If Victor Frankenstein can be faulted – as indeed he can – it is not for hubris, but rather for two qualities he’s already been quoted as disdaining, cowardice and carelessness. He performs his experiment without telling anyone else; and when his creation does come to life, he rejects it by running away and hoping that the creature will die. This rejection of what he has brought about and his failure to share his findings with the scientific community or the people around him ultimately leads to tragedy, for the unloved and ill-treated misbegotten creature gets his revenge by killing all of Victor’s loved ones, who were in the dark about his very existence. It is thus significant that Mary Shelley subtitled her novel The Modern Prometheus.

Like Mary, her husband was fascinated by this ancient myth. While she was completing her novel, Percy Shelley was hard at work on his own masterpiece, the epic poem Prometheus Unbound. In it, the Titan Prometheus realizes that what has kept him chained to the rocks for centuries was not the power of Zeus, but rather the hatred in his own heart. Once he retracts the curse he has placed on Zeus, murmuring, “I wish no living thing to suffer pain,” the chains fall from him, and Zeus topples from his throne. The peoples of the world, inspired by Prometheus’ compassion, unite as one, forgetting their own age-old hatreds and finally using the gifts of technology he had bestowed upon them for peaceful ends. Who can forget the closing stanza?:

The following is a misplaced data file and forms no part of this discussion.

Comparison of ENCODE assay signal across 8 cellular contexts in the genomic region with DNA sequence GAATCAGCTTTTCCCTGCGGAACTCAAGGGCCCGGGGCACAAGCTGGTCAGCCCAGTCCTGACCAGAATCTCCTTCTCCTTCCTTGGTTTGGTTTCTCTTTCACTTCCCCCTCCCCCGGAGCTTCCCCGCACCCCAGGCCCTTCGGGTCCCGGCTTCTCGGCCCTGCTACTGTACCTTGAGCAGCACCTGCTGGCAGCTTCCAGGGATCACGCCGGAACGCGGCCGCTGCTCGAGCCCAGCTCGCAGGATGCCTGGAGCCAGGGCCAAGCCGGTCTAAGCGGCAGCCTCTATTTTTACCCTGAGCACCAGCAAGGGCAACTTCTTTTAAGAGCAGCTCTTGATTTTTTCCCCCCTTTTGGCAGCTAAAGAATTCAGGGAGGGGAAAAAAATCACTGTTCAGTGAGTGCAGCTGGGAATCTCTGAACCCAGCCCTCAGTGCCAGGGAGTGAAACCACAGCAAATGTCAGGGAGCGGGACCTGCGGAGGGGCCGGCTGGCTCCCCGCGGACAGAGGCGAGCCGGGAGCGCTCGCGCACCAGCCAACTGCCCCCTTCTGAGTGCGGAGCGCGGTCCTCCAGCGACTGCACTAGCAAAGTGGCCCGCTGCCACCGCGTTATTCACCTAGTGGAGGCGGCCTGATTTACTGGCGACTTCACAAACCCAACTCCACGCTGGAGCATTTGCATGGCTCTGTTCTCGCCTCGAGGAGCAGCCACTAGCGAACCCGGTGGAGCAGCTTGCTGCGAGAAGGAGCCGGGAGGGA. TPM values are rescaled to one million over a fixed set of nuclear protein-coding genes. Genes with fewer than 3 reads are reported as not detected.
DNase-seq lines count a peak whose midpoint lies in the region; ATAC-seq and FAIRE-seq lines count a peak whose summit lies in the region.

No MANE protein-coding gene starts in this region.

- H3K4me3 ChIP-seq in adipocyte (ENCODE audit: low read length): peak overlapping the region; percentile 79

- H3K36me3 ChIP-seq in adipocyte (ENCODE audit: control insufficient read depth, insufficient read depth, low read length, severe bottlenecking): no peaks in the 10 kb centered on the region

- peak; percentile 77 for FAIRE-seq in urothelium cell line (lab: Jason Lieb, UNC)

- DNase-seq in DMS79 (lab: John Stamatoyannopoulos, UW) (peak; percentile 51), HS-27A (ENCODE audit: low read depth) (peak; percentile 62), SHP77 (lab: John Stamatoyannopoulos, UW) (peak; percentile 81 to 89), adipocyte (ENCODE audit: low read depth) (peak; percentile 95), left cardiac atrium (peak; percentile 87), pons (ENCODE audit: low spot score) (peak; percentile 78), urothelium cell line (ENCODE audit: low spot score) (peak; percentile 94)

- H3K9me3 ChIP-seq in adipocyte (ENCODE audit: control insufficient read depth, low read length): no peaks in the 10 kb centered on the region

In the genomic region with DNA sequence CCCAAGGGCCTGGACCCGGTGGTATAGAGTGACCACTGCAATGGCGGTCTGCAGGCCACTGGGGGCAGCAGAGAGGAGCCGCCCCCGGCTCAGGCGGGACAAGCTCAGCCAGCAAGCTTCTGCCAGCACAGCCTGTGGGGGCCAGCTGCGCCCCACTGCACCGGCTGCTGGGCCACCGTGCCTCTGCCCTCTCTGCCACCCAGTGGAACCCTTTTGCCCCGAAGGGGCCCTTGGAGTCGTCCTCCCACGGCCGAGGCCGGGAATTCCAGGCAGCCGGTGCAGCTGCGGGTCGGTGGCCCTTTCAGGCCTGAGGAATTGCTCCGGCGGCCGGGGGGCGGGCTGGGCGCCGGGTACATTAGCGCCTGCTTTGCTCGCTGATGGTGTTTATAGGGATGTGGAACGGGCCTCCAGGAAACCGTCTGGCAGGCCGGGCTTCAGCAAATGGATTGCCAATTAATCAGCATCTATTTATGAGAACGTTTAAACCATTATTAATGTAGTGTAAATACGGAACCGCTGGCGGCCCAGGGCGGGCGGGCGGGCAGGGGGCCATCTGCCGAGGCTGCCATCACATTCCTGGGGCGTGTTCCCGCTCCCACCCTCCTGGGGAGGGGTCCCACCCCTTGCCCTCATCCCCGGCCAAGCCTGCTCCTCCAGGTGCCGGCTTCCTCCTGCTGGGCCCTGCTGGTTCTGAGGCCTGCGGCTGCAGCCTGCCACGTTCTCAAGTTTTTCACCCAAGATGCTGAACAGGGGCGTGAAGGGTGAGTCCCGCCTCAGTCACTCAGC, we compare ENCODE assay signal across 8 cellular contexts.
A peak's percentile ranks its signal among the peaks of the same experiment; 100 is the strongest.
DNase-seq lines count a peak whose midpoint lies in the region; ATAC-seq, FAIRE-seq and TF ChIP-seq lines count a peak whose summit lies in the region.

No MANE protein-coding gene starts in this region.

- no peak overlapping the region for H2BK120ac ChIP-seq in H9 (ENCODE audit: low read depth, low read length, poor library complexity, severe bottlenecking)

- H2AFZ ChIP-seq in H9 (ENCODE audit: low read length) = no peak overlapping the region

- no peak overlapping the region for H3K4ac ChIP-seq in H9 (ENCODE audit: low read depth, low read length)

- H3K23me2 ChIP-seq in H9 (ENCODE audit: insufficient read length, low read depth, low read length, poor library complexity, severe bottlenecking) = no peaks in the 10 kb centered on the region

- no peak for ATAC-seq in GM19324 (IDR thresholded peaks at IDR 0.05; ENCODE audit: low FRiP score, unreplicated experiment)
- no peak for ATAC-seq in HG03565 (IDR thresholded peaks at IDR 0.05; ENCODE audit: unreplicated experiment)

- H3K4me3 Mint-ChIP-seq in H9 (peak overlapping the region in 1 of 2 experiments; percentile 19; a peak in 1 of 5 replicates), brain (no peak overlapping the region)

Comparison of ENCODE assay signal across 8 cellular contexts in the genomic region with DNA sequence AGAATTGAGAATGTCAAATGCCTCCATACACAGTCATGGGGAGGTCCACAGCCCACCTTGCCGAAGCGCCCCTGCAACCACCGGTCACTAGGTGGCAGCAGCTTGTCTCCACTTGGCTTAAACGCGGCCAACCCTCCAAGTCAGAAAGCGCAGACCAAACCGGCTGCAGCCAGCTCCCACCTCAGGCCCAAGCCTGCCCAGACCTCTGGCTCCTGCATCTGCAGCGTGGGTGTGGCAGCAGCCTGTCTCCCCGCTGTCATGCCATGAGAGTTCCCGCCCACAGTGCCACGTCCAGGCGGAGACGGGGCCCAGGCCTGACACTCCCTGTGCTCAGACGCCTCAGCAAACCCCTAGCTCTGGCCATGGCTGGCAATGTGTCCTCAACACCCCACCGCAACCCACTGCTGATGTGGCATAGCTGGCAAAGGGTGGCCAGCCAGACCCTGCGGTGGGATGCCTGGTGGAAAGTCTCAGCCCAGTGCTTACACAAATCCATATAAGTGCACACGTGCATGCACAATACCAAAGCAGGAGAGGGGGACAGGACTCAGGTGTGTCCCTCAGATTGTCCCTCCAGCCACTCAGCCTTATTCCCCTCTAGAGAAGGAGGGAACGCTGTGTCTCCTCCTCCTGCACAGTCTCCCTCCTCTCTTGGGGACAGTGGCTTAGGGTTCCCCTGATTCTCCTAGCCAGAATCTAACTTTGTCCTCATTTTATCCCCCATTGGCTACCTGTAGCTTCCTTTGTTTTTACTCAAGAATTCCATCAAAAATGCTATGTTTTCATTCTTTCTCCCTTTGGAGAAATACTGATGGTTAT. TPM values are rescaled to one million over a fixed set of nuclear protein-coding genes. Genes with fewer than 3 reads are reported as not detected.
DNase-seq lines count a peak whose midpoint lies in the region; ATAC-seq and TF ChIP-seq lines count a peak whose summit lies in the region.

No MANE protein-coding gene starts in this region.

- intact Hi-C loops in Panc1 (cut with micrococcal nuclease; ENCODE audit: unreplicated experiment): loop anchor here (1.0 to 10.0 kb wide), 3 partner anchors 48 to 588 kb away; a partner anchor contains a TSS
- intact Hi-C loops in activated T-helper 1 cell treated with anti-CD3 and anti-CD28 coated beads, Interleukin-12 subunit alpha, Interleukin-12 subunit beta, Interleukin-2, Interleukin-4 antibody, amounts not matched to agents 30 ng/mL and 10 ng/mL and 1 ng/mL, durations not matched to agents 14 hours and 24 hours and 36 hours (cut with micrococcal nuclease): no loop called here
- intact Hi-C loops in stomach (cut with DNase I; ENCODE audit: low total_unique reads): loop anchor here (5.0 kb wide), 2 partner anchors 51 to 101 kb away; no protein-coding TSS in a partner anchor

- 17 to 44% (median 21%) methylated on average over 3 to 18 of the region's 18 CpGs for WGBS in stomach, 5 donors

“To suffer woes which Hope thinks infinite;
To forgive wrongs darker than death or night;
To defy Power, which seems omnipotent;
To love, and bear; to hope till Hope creates
From its own wreck the thing it contemplates;
Neither to change, nor falter, nor repent;
This, like thy glory, Titan, is to be
Good, great and joyous, beautiful and free;
This is alone Life, Joy, Empire, and Victory.”

Prometheus Unbound, an optimistic hymn to the potential of human beings working together to solve their common problems, and a celebration of intellectual audacity, was published in 1820, two years after Frankenstein. Yet one senses that Mary Shelley did not share her husband’s positive evaluation of human nature. She is rather more cautionary. Her Promethean figure, Victor Frankenstein, does not live up to his role model. He lacks compassion for his creation (perhaps a reflection on the lack of belief in a benevolent deity in which Mary was raised), and he shirks his moral responsibility by refusing to disclose his experiments to the community around him.